Louis Copeland The Thread
How to Dress for an Interview
You’ve aced your CV, beefed up your LinkedIn profile, networked like a pro and, finally, have landed that make-or-break interview. So far, so good. But as D-day approaches, it’s important…
Jul 18, 2017
by Louis Copeland

You’ve aced your CV, beefed up your LinkedIn profile, networked like a pro and, finally, have landed that make-or-break interview. So far, so good. But as D-day approaches, it’s important to consider what you’re going to wear.

Assuming that all candidates that have made it as far as the interview process will have a similar skill set, it now comes down to how you make your mark. And, while your personality and suitability for the job are, of course, the key variables that will influence your interview performance, the importance of your presentation cannot be underestimated.

So, what do you wear to ensure you make a favourable impression and see off the competition? In short: an outfit that is industry-appropriate, that fits well and, no less importantly, that will make you look and feel good.

Different sectors call for different approaches, and long gone are the days when a suit was the commonly accepted standard. So, whether you’re a creative in the online sector, a suit-and-tie businessman in finance, or something in between, the following pointers will help you raise your style game and ensure your interview wardrobe enhances, rather than detracts from, your time in the hot-seat.

The following cheat sheet won’t guarantee you get the job, but it will help you decipher some of the most common office dress codes:

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BUSINESS FORMAL

In a business professional atmosphere (finance, banking, legal, etc.), suits are the norm, so you have no room for manoeuvre. A sharp suit, crisp shirt, elegant tie and polished shoes are your go-to outfit.

In a strict formal dress code, stick to classic colours with subdued and understated prints, such as a diagonal stripe, for example, or discreet Paisley. Ties that express your personality are a no-go; keep it classical and elegant.

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BUSINESS CASUAL

If you’re applying for a job in a field that is reasonably informal (start-ups, IT, sales, etc.) yet not quite jeans-and-T-shirt, play it safe with a smart-casual look.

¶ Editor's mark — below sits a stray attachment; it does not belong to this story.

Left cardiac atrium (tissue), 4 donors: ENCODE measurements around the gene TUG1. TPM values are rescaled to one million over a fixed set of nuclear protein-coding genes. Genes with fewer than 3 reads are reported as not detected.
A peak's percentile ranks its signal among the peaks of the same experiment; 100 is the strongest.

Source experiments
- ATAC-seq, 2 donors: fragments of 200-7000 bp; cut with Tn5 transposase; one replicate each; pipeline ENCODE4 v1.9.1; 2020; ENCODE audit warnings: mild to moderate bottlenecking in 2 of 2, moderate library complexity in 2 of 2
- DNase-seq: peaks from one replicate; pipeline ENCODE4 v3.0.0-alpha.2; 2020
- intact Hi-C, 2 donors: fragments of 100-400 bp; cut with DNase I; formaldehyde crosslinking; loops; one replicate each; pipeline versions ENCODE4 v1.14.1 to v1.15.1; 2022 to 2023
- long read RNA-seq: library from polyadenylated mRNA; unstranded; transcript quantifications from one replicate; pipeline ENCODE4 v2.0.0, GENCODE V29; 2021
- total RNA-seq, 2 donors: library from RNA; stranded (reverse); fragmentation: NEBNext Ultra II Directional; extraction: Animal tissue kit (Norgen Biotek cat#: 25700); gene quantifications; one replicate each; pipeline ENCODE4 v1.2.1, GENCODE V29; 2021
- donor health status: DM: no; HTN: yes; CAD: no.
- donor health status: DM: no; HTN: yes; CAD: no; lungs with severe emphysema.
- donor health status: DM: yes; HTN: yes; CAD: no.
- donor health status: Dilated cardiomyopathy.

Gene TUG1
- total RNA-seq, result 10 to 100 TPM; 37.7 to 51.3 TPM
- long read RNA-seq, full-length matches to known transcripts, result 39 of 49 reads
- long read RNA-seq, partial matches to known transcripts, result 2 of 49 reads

Tailored navy trousers or chinos teamed with an open-neck shirt and blazer is a failsafe outfit that won’t let you down. A smart sweater is also an option, but keep it plain, rather than patterned.

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SMART CASUAL

If your (potential) future colleagues spend their working hours in trendy trainers, T-shirts and skinny jeans, you can ease up a little on the style front, certainly. But that’s not to suggest that you can stroll up in ripped denims and a pair of flip-flops and bag yourself the job.

For a solid option, look to, say, navy chinos or dark denims down below and pair with anything from a collared shirt to polo T-shirt beneath a sweater for a play-it-safe look. Add in some loafers or, at a push, casual trainers and you’re good to go.

TOP TIPS

1. Do your homework
Research the company prior to your interview to get a handle on its culture and how its staff tends to dress. And, better still, if you know someone that works there, ask them first-hand about the prevailing dress code.

2. It’s better to be over- than under-dressed
Even if the company you’re hoping will hire you has an informal dress code that allows employees wear very casual clothing, many recruitment experts advise kitting yourself out a notch above the average staff outfit.

3. Make sure it’s a perfect fit
Ill-fitting clothes mark you out as a man who doesn’t care about the finer points. Make sure your suit jacket has no excess fabric and no overly exposed cuffs; and that your trousers are neither too long nor too short – they should lightly graze the top of your shoe.

4. Get the details right
Make sure your personal presentation doesn’t let the side down. Stained, ripped or badly-fitting clothes are to be avoided at all costs; if you need to get your outfit pressed or dry cleaned, it’s a small price to pay to make a great first impression.

Ultimately, it’s important to remember that what you wear won’t ensure you get the job – but it can rule you out of the running.

Best of luck.

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